Lake Superior’s forested watershed and coastal wetlands help maintain water quality and a healthy aquatic ecosystem.
Lake Superior continues to be a good source of high-quality drinking water. Most toxic chemicals monitored in Lake Superior are low compared to other Great Lakes and long-term trends indicate that concentrations are declining. Lake Superior fish continue to be a nutritious food source and contaminant concentrations in fish filets are currently stable. However, fish consumption advisories continue to be in effect for some species.
Overall, beaches and nearshore waters in Lake Superior are clear and clean and provide good opportunities for swimming and recreational use, with only occasional closures or advisories. Naturally lower water temperatures promote resilience to nutrient and bacterial pollution and current nutrient levels remain similar to historic values. However, impacts of climate change include increasing lake water temperatures which may threaten this natural resiliency. Some short-lived, non-toxic blooms of cyanobacteria occur primarily in the area between Duluth Harbor and the Apostle Islands.
Overall, Lake Superior has the best habitat and species conditions of all the Great Lakes. Overall, coastal wetlands in the Lake Superior basin are in Fair condition. While 62% of surveyed wetland sites have plant communities that are assessed as Good, there are numerous wetlands that are degraded. The health of the lake is dependent on the health of the watersheds and the tributaries that connect them. Lack of habitat connectivity has affected some native fish species such as Lake Sturgeon, but conditions are Improving. Lake Trout are in Good condition, supported by a stable and diverse prey fish population. The lower food web is healthy with the small shrimp-like species of Diporeia at Good levels. The Lake Superior prey fish community is dominated by native species, a condition not found in other Great Lakes. Invasive species, particularly Sea Lamprey, are still causing harm to predatory fish such as Lake Trout. Adult Sea Lamprey populations are above target levels.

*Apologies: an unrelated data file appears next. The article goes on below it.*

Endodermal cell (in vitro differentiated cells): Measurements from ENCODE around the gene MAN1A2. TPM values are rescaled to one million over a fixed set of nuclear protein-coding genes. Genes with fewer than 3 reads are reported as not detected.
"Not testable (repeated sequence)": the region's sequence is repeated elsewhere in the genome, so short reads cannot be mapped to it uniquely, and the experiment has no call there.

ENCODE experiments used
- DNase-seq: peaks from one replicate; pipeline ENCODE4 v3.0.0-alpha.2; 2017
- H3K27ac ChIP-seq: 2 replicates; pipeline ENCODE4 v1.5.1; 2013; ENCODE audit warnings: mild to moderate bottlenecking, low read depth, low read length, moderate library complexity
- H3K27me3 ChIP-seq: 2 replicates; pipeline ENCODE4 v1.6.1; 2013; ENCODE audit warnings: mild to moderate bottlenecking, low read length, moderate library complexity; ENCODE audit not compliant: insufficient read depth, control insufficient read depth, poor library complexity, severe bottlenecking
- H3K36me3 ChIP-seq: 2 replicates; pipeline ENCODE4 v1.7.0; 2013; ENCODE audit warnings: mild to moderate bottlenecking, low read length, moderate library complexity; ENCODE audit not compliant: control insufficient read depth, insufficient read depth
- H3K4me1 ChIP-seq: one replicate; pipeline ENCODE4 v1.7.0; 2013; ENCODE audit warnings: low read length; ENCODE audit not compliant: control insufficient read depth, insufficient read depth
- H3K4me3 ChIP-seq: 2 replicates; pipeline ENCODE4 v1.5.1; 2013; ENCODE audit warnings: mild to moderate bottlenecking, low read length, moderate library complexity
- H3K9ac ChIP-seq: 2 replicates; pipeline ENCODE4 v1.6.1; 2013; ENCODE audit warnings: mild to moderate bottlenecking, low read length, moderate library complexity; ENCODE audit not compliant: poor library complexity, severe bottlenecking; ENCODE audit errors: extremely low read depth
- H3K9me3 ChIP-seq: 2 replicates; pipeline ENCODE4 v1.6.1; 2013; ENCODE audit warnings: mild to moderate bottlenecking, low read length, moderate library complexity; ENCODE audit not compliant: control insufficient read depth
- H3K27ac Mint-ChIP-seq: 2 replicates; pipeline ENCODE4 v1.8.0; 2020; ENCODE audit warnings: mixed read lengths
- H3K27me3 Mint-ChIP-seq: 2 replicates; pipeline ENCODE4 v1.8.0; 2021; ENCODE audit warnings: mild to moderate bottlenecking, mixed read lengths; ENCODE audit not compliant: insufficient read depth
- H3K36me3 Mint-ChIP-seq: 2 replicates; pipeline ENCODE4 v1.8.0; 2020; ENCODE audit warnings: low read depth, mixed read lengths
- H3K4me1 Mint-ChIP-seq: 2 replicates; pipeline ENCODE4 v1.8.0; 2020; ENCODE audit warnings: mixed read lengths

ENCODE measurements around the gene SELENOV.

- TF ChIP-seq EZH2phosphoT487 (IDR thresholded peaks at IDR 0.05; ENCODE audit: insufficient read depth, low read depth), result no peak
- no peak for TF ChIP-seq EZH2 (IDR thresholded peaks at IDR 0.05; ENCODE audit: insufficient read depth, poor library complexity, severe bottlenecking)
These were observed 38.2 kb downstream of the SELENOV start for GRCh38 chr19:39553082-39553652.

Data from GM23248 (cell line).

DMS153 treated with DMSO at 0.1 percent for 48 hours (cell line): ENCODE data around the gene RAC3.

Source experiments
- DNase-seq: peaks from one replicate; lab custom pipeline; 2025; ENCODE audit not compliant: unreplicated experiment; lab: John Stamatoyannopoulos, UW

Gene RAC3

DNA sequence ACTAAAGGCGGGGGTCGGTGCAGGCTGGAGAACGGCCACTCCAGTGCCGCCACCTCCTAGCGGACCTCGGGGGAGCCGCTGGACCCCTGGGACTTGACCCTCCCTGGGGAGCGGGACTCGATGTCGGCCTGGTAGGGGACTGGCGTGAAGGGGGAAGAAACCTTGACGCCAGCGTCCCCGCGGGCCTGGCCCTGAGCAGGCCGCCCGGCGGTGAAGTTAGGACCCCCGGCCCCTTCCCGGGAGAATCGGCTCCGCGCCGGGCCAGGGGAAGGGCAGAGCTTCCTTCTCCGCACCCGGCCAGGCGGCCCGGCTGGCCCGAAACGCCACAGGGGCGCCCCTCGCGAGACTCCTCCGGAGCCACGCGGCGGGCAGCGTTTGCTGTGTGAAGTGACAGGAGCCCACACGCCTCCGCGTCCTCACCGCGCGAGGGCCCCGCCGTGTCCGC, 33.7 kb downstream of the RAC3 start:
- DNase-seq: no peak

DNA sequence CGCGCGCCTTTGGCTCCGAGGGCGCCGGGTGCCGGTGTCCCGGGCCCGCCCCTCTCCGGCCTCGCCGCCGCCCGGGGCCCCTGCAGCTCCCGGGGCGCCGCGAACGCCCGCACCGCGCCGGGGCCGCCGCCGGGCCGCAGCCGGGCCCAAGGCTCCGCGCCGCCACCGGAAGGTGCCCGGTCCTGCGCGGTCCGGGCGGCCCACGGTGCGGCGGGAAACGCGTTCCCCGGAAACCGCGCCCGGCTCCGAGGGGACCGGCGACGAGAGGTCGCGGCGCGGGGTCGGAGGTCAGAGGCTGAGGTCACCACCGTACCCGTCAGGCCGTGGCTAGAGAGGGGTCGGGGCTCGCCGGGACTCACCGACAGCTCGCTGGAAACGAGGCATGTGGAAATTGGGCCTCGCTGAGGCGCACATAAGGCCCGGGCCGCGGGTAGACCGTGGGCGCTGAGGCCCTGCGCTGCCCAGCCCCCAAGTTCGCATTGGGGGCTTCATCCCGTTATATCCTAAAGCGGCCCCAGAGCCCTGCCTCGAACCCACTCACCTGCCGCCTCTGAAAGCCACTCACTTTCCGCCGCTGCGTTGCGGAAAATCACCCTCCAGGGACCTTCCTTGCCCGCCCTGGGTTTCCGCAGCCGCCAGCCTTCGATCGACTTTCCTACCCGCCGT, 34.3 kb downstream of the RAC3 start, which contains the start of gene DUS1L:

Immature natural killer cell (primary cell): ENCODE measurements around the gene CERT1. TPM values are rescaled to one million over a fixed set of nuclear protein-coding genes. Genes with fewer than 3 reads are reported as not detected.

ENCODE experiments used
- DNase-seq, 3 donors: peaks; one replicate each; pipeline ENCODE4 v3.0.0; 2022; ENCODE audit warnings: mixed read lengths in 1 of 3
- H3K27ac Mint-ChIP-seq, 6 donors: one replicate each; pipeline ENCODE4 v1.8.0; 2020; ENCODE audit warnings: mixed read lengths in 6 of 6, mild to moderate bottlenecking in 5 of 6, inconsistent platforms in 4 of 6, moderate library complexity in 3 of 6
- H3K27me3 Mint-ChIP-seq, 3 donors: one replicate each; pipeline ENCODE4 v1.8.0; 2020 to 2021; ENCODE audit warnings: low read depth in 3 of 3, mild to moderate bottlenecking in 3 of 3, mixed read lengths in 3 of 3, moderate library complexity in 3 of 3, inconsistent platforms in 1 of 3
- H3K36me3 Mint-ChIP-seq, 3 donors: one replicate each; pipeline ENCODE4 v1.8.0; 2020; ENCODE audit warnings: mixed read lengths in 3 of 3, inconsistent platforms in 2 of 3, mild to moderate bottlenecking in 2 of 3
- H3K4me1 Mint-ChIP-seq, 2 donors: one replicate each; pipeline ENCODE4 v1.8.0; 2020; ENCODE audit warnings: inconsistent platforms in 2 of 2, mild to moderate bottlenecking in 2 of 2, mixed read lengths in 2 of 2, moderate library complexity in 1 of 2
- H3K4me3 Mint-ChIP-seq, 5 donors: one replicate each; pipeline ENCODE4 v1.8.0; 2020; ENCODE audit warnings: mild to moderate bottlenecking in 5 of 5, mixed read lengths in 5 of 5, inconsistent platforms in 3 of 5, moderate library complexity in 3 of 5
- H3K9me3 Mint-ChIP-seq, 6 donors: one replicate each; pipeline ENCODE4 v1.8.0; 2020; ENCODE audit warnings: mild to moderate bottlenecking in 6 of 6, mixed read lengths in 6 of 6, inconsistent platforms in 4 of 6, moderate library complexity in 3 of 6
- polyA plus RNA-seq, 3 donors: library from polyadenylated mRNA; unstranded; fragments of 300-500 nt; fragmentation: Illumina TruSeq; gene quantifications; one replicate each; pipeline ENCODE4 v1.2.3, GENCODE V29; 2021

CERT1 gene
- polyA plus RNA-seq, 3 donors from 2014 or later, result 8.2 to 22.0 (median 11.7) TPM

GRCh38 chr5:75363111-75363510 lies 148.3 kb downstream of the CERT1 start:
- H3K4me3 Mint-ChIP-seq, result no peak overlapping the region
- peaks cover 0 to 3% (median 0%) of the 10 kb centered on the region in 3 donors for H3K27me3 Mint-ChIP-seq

Groundwater quality is assessed as Good based on nitrate and chloride, however there are limited data in northern parts of the basin. The Lake Superior basin has a high percentage of natural land cover, which is at low risk of habitat and water quality degradation. Still, the lake is experiencing changes such as warming waters and decreasing ice cover due to long-term climate shifts.